Pictorial folding plan of Beijing, sheet size 60 x 50 cm, printed in colours, blank verso; loosely inserted into soiled wrappers bearing the alternative name Peiping, which Sewall appears to use interchangeably with Peking. Peiping (or Beiping) are the romanised forms of the name adopted by the Kuomintang, or Nationalist Party of China, which moved the capital to Nanking in 1928.
The map itself is known in variants featuring either name. More accurate dating can be gleaned from the use of the flag of the Nazi regime on both the German and Austrian Legations, making this version of the map post Anschluss. Earlier versions of the map feature the black-white-red imperial tricolour reintroduced by Germany 1933-35, which suggests that the map was originally drawn in the mid 1930s. It is partially bilingual, with some names given in English and Chinese, but almost certainly aimed at western visitors. Sewall captures some aspects of the modernisation of the post-imperial city, such as the opening of the public parks in the grounds of the Winter Palace and the new public swimming pool. The bright colours and silhouette figures, mostly depicting traditional trades and dress but interspersed with trains and motor cars, make no reference to a turbulent era in Beijing’s history, when the city was the capital of a Japanese puppet regime.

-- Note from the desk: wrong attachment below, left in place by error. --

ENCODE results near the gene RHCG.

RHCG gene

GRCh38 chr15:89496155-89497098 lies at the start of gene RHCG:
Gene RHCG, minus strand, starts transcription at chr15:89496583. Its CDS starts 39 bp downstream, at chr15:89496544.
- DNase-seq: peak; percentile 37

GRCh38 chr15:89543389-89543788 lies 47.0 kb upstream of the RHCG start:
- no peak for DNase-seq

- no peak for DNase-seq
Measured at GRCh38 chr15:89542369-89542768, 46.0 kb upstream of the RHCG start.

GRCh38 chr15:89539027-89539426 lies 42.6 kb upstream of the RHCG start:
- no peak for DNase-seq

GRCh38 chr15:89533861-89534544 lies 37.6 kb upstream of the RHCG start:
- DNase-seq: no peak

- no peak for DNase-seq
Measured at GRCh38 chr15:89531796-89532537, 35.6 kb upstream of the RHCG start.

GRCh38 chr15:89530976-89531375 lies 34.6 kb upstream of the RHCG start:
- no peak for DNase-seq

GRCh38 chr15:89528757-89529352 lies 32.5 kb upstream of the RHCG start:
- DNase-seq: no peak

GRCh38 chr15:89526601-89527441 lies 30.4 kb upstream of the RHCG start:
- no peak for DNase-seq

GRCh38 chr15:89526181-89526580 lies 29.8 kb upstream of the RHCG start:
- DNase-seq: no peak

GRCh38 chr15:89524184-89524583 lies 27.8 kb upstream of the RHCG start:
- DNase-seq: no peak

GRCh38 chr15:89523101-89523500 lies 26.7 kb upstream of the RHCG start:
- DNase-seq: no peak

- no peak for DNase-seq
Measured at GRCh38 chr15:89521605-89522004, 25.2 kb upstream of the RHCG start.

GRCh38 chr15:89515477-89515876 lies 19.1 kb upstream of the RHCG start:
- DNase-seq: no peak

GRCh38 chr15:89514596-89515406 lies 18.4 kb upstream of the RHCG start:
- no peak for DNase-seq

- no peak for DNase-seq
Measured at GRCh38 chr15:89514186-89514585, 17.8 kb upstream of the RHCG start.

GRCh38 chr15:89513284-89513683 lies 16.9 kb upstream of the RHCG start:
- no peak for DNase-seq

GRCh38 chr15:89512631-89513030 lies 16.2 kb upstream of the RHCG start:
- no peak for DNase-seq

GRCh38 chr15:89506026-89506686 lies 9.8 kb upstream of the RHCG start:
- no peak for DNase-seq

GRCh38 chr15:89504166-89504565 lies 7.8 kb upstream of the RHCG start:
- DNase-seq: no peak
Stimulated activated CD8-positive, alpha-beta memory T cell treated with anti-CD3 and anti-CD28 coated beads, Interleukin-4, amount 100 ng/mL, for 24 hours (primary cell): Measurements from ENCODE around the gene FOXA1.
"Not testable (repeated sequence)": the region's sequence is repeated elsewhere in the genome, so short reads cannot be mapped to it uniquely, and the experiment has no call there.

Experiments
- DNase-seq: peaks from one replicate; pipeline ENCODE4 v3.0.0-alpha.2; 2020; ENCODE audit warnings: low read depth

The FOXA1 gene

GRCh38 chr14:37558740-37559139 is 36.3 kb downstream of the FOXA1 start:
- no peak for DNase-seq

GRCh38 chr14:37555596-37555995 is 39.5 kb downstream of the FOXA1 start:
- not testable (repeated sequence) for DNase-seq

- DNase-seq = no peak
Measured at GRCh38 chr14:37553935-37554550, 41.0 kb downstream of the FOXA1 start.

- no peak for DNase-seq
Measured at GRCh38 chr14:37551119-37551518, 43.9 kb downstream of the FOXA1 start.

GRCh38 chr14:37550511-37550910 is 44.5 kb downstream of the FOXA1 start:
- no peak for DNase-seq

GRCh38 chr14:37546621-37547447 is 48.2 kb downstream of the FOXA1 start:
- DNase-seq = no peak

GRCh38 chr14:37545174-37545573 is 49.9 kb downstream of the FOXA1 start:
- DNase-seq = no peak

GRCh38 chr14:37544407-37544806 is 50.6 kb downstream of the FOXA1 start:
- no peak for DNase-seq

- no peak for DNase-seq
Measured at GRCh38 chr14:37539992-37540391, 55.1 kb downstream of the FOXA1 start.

Sewall was an American illustrator; Worldcat identifies two other books he illustrated, both printed in China in the mid 1930s: ‘The Chinese Festive Board’ and ‘My Sew-sew Amah Says’. The Peiyang Press appears to have published a number of maps and books catering for westerners including sightseeing and shopping guides and phrase books in various languages, as well as more scholarly or eclectic material such as books about Buddhism and gyroscopes.